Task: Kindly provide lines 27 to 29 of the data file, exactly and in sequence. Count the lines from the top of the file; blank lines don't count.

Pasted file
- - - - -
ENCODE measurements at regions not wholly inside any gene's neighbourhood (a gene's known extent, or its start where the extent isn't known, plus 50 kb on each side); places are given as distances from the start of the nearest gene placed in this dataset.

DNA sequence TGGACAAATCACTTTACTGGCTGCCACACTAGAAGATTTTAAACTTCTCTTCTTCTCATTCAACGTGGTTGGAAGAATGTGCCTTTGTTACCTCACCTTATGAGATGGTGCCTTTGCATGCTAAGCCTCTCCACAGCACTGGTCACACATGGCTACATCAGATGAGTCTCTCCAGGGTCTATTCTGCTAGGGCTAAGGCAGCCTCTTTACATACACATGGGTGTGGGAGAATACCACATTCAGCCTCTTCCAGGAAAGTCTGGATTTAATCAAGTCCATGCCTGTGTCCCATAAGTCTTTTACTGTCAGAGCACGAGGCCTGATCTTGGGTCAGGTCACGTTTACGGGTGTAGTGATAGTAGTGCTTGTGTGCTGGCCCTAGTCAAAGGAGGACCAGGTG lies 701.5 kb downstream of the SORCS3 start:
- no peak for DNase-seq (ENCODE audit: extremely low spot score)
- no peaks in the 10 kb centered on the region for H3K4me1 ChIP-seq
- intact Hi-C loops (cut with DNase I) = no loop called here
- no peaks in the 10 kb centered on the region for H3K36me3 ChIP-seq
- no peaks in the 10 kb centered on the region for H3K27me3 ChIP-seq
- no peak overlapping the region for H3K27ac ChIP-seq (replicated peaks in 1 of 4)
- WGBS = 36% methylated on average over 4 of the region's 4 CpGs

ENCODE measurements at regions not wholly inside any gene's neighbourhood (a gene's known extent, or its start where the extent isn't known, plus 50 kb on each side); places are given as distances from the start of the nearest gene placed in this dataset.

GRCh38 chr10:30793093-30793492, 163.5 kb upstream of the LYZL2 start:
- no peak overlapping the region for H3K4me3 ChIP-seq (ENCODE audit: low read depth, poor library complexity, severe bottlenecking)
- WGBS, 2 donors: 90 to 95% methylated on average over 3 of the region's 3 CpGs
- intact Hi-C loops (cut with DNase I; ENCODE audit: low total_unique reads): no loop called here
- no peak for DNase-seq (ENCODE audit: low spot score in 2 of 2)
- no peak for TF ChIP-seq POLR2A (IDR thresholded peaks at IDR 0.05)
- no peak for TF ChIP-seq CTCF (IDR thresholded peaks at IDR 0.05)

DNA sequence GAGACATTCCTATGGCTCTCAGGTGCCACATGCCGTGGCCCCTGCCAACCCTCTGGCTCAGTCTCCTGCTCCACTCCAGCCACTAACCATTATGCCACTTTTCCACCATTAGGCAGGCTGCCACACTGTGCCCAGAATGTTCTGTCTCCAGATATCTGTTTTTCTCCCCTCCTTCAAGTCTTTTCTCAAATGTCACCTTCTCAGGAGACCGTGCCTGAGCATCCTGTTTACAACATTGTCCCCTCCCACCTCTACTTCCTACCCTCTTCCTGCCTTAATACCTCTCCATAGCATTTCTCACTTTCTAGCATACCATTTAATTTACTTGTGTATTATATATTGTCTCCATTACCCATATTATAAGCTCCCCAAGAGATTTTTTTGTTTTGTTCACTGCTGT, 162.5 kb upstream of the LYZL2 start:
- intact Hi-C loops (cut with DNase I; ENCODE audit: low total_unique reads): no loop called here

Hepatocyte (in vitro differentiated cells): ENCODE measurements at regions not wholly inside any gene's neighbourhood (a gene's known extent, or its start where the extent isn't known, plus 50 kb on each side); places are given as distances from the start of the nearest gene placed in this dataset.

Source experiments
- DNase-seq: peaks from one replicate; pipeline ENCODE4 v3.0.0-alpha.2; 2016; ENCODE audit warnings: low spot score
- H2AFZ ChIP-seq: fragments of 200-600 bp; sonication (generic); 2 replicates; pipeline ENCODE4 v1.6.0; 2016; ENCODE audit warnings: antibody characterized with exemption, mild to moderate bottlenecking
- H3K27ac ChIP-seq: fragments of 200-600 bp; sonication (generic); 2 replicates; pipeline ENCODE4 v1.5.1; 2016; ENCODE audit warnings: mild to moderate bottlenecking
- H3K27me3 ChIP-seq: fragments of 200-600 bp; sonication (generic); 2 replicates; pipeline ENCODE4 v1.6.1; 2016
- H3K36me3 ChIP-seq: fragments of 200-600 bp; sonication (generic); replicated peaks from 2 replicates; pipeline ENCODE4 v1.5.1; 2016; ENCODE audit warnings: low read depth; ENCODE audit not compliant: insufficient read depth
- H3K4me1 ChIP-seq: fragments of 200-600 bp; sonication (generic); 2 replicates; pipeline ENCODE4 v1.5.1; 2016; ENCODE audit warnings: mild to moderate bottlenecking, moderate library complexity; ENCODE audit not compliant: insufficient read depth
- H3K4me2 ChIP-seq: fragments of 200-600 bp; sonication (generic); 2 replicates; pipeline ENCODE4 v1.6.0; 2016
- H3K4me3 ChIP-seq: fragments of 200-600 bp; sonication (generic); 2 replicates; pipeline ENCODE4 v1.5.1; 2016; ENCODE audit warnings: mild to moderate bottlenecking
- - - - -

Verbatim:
- H3K4me1 ChIP-seq: fragments of 200-600 bp; sonication (generic); 2 replicates; pipeline ENCODE4 v1.5.1; 2016; ENCODE audit warnings: mild to moderate bottlenecking, moderate library complexity; ENCODE audit not compliant: insufficient read depth
- H3K4me2 ChIP-seq: fragments of 200-600 bp; sonication (generic); 2 replicates; pipeline ENCODE4 v1.6.0; 2016
- H3K4me3 ChIP-seq: fragments of 200-600 bp; sonication (generic); 2 replicates; pipeline ENCODE4 v1.5.1; 2016; ENCODE audit warnings: mild to moderate bottlenecking